‘Assault on the blue-collar worker’: Stauber slams efforts to ban mining of critical minerals

The congressman from northeastern Minnesota also criticized the Democrats' "keep it in the ground mentality" because it makes the U.S. more reliant on countries like China.

Rep. Pete Stauber participates in a roundtable discussion Wednesday with House Minority Leader Kevin McCarthy and other Republicans. (Kevin McCarthy/YouTube)

House Republican Leader Kevin McCarthy recently held a roundtable discussion on how the Democratic Party’s social and economic policies will lead to continued energy outsourcing and make gas prices even higher than they currently are.

Several House Republicans took part in the discussion, including Rep. Pete Stauber of Minnesota. Business leaders in the energy sector also participated via Zoom.

Shortly after beginning the roundtable, McCarthy asked Stauber to speak about the effects that Democratic policies will have on the mining of critical minerals.

Stauber mentioned recent moves by the Biden administration to potentially ban mining in northeastern Minnesota for two decades, namely the ordering of a two-year pause on copper-nickel mining leases within the Boundary Waters Canoe Area and a study on the “potential impacts of mining.”

“If we’re going to adapt to natural sources of energy, we need those critical minerals,” he said.

The congressman from northeastern Minnesota also criticized the Democrats’ “keep it in the ground mentality” because it makes the U.S. more reliant on countries like China and hurts the American middle class.

He believes a mining ban would have disastrous consequences that would affect all Americans, especially those in the middle and working classes.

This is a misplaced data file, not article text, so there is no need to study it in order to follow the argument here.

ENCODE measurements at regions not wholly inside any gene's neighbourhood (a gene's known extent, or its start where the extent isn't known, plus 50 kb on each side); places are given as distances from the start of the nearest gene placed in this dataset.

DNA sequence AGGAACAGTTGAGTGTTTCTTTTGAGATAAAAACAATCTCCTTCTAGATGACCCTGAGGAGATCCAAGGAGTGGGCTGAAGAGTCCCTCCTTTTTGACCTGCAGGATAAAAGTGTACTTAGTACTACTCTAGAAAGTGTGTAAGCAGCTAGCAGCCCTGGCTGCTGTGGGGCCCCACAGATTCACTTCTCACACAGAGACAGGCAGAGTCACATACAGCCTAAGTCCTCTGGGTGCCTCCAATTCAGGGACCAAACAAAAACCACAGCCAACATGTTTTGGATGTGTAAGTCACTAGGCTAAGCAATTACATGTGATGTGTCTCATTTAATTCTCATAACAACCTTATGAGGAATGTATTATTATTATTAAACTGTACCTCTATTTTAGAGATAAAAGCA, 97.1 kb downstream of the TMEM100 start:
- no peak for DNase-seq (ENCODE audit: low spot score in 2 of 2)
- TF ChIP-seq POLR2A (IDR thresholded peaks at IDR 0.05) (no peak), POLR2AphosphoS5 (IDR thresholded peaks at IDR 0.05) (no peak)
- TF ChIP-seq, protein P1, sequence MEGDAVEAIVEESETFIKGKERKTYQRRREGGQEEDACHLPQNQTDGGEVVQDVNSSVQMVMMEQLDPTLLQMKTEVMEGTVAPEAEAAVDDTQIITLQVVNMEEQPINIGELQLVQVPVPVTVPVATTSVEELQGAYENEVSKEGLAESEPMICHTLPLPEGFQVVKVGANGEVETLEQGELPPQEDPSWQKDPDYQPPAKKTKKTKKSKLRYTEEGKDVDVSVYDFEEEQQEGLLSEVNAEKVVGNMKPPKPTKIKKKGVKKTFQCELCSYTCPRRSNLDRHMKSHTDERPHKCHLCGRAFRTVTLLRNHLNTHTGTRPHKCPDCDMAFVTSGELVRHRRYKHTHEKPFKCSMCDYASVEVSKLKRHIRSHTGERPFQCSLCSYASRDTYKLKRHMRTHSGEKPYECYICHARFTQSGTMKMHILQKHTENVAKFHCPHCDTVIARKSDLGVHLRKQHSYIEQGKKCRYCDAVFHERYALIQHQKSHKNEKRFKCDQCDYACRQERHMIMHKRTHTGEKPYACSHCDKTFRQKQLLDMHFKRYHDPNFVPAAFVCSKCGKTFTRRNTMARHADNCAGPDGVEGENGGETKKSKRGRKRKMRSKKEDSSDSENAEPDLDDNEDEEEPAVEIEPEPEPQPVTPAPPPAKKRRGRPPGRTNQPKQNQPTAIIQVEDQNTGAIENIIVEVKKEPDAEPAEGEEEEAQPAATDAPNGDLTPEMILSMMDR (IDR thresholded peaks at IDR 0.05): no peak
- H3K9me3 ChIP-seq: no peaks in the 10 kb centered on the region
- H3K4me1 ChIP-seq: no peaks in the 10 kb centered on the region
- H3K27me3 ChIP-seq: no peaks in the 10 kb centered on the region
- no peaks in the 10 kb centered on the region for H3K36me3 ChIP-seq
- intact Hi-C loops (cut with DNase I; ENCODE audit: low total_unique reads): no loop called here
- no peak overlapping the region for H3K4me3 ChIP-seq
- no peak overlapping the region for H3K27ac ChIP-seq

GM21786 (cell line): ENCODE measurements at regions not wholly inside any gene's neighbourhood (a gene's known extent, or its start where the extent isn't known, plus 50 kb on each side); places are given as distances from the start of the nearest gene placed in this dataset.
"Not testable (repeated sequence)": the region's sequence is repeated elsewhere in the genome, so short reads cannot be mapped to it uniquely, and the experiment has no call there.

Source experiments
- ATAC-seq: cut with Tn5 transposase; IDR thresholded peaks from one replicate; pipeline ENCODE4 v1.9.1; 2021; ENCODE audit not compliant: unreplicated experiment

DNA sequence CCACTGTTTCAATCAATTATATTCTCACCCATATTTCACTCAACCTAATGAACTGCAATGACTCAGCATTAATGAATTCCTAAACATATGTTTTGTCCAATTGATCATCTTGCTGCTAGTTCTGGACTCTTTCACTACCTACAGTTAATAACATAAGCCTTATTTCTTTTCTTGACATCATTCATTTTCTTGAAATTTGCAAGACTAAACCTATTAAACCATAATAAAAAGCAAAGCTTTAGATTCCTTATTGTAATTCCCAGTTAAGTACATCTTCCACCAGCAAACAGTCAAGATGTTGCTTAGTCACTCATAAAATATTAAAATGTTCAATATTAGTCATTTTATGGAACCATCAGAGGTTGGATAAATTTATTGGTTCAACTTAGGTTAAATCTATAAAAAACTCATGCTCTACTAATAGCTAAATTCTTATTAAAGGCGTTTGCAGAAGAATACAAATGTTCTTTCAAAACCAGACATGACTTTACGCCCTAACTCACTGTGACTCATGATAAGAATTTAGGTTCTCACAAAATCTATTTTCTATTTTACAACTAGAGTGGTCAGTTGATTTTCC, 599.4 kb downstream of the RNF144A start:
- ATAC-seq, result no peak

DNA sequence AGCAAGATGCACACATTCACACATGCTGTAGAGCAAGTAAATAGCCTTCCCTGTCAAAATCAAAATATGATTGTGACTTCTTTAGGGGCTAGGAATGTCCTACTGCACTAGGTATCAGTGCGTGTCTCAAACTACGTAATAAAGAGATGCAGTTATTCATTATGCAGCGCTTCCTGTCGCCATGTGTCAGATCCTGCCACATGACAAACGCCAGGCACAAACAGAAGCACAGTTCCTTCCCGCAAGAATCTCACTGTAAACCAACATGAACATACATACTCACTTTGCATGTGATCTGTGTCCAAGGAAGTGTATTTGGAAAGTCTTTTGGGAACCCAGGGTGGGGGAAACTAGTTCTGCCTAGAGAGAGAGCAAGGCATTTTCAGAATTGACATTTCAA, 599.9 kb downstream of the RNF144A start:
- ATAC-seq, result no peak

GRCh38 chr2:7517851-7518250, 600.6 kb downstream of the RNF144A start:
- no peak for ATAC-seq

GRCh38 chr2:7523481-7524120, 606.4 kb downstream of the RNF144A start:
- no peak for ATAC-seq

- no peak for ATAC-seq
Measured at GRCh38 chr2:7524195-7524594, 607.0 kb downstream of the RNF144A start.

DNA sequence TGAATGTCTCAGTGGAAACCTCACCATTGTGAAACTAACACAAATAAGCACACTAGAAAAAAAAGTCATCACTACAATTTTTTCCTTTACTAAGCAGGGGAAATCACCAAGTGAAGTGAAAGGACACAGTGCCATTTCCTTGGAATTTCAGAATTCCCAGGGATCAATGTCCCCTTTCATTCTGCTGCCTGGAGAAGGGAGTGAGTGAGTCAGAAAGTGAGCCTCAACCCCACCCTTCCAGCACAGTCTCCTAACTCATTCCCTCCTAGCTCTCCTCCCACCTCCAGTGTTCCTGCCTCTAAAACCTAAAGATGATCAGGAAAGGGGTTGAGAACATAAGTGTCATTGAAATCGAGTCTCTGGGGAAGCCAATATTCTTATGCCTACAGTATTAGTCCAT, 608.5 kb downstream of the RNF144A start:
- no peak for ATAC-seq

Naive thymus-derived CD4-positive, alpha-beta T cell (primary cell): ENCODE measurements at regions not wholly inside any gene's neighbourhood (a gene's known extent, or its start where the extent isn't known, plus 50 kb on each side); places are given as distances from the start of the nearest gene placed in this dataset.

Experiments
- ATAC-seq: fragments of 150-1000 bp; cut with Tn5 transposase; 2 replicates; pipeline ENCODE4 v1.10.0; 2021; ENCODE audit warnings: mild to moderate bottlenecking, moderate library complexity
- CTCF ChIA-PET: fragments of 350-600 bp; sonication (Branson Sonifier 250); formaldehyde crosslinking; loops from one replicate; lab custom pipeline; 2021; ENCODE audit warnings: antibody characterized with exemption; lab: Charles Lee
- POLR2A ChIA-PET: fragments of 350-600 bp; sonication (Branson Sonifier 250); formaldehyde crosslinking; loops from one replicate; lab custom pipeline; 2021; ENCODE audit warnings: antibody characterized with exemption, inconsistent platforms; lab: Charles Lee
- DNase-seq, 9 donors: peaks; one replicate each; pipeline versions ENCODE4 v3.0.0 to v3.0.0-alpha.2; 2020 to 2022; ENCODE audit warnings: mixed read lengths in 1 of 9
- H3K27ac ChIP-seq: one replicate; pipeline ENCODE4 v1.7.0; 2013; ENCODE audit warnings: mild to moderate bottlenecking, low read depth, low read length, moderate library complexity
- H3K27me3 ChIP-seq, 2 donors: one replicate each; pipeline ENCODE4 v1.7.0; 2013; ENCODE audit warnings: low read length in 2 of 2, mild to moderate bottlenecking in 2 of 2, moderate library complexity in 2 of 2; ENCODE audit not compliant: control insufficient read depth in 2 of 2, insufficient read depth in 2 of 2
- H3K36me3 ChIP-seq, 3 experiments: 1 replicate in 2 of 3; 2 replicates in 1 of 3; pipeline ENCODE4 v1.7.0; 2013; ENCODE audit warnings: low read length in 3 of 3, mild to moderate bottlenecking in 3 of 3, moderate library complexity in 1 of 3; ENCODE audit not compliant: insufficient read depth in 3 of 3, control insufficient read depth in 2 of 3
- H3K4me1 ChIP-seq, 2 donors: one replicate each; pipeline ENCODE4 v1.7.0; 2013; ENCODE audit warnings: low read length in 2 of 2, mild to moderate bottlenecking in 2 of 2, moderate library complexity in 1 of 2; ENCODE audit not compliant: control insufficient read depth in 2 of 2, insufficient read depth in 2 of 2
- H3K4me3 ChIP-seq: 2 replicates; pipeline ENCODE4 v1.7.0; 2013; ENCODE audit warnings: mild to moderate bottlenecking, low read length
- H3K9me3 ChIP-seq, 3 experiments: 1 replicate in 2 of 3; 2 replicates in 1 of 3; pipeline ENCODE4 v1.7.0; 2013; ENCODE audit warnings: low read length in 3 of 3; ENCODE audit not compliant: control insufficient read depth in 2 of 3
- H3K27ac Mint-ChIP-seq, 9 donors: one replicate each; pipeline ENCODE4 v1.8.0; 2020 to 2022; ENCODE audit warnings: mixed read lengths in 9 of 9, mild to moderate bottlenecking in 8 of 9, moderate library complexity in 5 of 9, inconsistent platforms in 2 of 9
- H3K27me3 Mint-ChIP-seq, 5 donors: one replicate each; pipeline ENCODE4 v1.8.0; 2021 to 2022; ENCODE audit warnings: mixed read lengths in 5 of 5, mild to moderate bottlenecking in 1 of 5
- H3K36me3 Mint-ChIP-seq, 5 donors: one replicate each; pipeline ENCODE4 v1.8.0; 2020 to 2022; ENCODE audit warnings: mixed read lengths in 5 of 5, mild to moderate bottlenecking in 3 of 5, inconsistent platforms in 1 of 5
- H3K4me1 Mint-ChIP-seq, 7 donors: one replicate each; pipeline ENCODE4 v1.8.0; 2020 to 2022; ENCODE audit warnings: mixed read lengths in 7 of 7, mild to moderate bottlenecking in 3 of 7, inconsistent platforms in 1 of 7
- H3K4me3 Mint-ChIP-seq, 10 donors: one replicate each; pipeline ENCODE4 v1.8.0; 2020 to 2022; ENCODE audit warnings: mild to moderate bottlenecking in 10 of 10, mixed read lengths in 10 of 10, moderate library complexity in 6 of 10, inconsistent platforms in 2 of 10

“The middle class is going to pay more for gas at the pump, more for natural gas, and more for our commodities that we use every day. It’s really an assault on America, the blue-collar worker, and the union workers that support me in northeastern Minnesota,” said Stauber.

In April, Stauber introduced a bill titled “Accessing America’s Critical Minerals Act,” which aims to bring “common sense reforms to the permitting process” for mineral projects on federal land.

“For too long, activist groups have been able to hijack the permitting process, leaving our workers sidelined to wait for high quality jobs. Meanwhile, we ramp up dependency on foreign nations for minerals that we have in our own backyard,” he wrote in a statement.

The bill itself maintains that minerals like copper-nickel are “fundamental” to the economy and security of the United States. It calls for improved permitting performance goals and greater transparency and communication between the numerous departments involved in the permit process.